Front Page Titles (by Subject) CHAPTER VIII.: OF ANALOGY BETWEEN CRIMES AND PUNISHMENTS. - The Works of Jeremy Bentham, vol. 1 (Principles of Morals and Legislation, Fragment on Government, Civil Code, Penal Law)
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CHAPTER VIII.: OF ANALOGY BETWEEN CRIMES AND PUNISHMENTS. - Jeremy Bentham, The Works of Jeremy Bentham, vol. 1 (Principles of Morals and Legislation, Fragment on Government, Civil Code, Penal Law) 
The Works of Jeremy Bentham, published under the Superintendence of his Executor, John Bowring (Edinburgh: William Tait, 1838-1843). 11 vols. Vol. 1.
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OF ANALOGY BETWEEN CRIMES AND PUNISHMENTS.
Analogy is that relation, connexion, or tie, between two objects, whereby the one being present to the mind, the idea of the other is naturally excited.
Likeness is one source of analogy, contrast another.* That a punishment may be analogous to an offence, it is necessary that the crime should be attended with some striking characteristic circumstances, capable of being transferred upon the punishment.
These characteristic circumstances will be different in different crimes. In some cases they may arise from the instrument whereby the mischief has been done; in others, from the object to which the mischief is done; in others, from the means employed to prevent detection.
The examples which follow are only intended clearly to explain this idea of analogy. I shall point out the analogy between certain crimes and certain punishments, without absolutely recommending the employment of those punishments in all cases. It is not a sufficient reason for the adoption of a punishment, that it is analogous: other considerations ought to be always regarded.
First Source of Analogy.
The same Instrument used in the Crime as in the Punishment.—Incendiarism, inundation, poisoning: in these crimes, the instrument employed is the first circumstance which strikes the mind. In their punishment, the same instrument may be employed.
With respect to incendiarism, we may observe, that this crime should be considered as limited to those cases in which some individual has perished by fire: if no life has been lost, nor any personal injury been suffered, the offence ought to be treated as an ordinary waste; whether an article of property has been destroyed by fire, or any other agent, does not make any difference. The amount of the damage ought to be the measure of the crime. Does a man set fire to a solitary and uninhabited house? this would be an act of destruction, and ought not to be ranked under the definition of incendiarism.†
If the punishment of fire had been reserved for incendiaries, the law would have had in its favour both reason and analogy; but in the legislation of barbarous times, it has been generally employed throughout Europe, for the crimes of magic and heresy: the first, an offence purely imaginary; the second, a simple difference of religious opinion, perfectly innocent, often useful, and with respect to which, the only effect of punishment is to produce insincerity.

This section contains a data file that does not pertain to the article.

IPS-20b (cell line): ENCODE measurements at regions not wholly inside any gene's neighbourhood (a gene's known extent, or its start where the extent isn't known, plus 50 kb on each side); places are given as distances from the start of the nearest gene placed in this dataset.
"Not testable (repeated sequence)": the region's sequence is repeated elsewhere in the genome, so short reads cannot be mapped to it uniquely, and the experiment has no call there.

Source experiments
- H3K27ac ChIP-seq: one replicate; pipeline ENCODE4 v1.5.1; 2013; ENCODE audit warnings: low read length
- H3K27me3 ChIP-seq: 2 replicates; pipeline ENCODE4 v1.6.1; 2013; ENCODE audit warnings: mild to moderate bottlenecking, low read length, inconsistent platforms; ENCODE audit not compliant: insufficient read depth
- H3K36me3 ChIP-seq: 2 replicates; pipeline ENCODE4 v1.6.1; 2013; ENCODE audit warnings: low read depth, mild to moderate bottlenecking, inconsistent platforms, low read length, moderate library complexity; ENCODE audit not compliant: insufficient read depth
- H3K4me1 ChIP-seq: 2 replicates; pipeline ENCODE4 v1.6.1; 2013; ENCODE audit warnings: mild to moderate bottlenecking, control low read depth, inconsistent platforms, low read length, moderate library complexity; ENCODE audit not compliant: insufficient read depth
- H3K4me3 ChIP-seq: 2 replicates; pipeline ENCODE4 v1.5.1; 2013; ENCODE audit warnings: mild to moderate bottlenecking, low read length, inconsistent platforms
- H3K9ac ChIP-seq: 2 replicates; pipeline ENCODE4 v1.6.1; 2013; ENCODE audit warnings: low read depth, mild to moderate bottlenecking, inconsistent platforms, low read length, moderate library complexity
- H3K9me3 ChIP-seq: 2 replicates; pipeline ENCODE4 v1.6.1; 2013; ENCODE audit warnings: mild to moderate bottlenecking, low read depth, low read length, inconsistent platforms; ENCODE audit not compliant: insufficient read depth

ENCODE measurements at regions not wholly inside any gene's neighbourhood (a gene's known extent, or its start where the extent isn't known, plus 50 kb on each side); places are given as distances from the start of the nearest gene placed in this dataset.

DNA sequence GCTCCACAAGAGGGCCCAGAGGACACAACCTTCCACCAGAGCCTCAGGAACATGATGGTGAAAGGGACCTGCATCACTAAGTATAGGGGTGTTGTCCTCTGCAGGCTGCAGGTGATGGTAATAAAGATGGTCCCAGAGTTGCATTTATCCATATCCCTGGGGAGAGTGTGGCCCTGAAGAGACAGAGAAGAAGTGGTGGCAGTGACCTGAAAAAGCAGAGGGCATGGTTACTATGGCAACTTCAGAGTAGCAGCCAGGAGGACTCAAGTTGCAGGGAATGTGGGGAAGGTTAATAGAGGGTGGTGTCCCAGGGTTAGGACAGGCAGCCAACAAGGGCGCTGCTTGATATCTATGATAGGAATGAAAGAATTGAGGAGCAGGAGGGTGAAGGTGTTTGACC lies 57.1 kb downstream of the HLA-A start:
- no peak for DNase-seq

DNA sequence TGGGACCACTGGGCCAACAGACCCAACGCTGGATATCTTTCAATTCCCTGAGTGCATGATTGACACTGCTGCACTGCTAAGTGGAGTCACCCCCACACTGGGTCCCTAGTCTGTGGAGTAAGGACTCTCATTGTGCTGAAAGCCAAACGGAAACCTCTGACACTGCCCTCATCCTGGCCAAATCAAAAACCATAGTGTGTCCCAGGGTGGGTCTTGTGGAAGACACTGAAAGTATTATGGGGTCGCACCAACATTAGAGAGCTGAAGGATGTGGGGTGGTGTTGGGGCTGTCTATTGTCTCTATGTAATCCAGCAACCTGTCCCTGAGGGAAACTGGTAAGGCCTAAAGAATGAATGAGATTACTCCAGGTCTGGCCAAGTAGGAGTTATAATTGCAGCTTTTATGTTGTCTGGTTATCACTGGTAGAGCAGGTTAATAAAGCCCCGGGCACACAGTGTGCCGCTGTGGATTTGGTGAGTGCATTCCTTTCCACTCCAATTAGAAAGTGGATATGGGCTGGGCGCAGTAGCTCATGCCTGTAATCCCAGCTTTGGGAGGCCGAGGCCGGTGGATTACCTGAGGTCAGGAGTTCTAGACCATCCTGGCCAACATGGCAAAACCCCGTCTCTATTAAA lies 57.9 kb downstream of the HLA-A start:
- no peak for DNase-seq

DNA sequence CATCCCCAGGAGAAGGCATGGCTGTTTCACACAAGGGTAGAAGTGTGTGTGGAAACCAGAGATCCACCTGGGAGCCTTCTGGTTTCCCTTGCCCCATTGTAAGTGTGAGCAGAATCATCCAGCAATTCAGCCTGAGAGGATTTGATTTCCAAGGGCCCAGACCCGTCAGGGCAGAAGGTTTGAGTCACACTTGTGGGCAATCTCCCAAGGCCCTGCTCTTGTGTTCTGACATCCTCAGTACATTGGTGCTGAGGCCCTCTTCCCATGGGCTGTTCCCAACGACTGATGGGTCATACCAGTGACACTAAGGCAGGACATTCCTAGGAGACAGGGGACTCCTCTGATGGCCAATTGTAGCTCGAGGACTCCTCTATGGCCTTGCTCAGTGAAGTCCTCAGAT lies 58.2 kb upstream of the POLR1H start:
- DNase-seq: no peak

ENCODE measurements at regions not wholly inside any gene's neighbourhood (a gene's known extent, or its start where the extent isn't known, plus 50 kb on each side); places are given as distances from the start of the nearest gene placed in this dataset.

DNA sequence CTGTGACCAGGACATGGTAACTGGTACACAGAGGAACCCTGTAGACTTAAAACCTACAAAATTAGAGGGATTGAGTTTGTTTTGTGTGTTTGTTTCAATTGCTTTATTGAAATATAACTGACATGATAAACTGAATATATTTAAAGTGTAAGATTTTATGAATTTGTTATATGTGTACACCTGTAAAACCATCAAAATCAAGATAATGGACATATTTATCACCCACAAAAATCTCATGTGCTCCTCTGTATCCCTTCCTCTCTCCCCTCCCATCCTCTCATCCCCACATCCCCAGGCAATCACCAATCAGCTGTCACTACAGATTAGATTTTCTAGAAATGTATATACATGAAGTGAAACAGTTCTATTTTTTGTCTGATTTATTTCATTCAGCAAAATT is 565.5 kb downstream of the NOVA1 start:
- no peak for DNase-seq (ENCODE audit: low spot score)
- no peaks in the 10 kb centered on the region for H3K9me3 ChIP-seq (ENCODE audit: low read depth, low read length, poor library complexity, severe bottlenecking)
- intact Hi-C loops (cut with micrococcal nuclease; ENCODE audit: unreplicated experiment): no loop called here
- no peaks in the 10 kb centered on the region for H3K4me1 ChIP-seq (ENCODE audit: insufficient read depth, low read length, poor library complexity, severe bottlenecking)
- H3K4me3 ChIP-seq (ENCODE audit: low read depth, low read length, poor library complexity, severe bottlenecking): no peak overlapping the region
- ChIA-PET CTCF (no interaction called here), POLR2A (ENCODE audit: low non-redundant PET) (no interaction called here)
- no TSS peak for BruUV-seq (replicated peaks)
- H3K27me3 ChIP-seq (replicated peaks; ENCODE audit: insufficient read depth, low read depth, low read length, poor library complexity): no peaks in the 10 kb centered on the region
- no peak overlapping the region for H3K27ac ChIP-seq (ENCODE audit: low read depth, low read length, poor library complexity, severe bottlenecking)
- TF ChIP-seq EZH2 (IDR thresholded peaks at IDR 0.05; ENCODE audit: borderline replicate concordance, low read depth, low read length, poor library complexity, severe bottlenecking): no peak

Fire may be employed as an instrument of punishment, without occasioning death. This punishment is variable in its nature through all the degrees of severity of which there can be any need. It would be necessary carefully to determine in the text of the law, the part of the body which ought to be exposed to the action of the fire; the intensity of the fire; the time during which it is to be applied, and the paraphernalia to be employed to increase the terror of the punishment. In order to render the description more striking, a print might be annexed, in which the operation should be represented.
Inundation is an offence less common than incendiarism: in some countries it is altogether unexampled; it can only be perpetrated in countries that are intersected by water confined by artificial banks. It is susceptible of every degree of aggravation, from the highest to the lowest. If the offence consist merely in inundation, in effect it amounts only to a simple destruction of property. It is by the destruction of life that this crime is raised to that degree of atrocity which requires severe punishment.
A most evident analogy points out the means of punishment; that is, the drowning of the criminal, with such accompanying circumstances as will add to the terror of the punishment. In a penal code which should not admit the punishment of death, the offender might be drowned and then restored to life. This might be made a part of the punishment.
It may be asked, ought poison to be employed as a means of punishment for a poisoner?
In some respects there is no punishment more suitable. Poisoning is distinguished from other murders, by the secrecy with which it may be perpetrated, and the cool determination which it supposes. Of these two circumstances, the first increases the force of temptation and the evil of the crime; the second proves that the criminal, attentive to his own interest, is capable of serious reflection upon the nature of the punishment. The idea of perishing by the same kind of death which he prepares, is the more frightful for him: in every step of his preparations, his imagination will represent to him his own lot. In this point of view, the analogy would produce its full effect.
There are, however, many difficulties. Poisons are uncertain in their operation: it would be necessary, therefore, to fix a time after which the punishment should be abridged by strangulation. If the effect of the poison should be to produce sleep, the punishment may not be sufficiently exemplary: if it produce convulsions and distortions, it may prove hateful.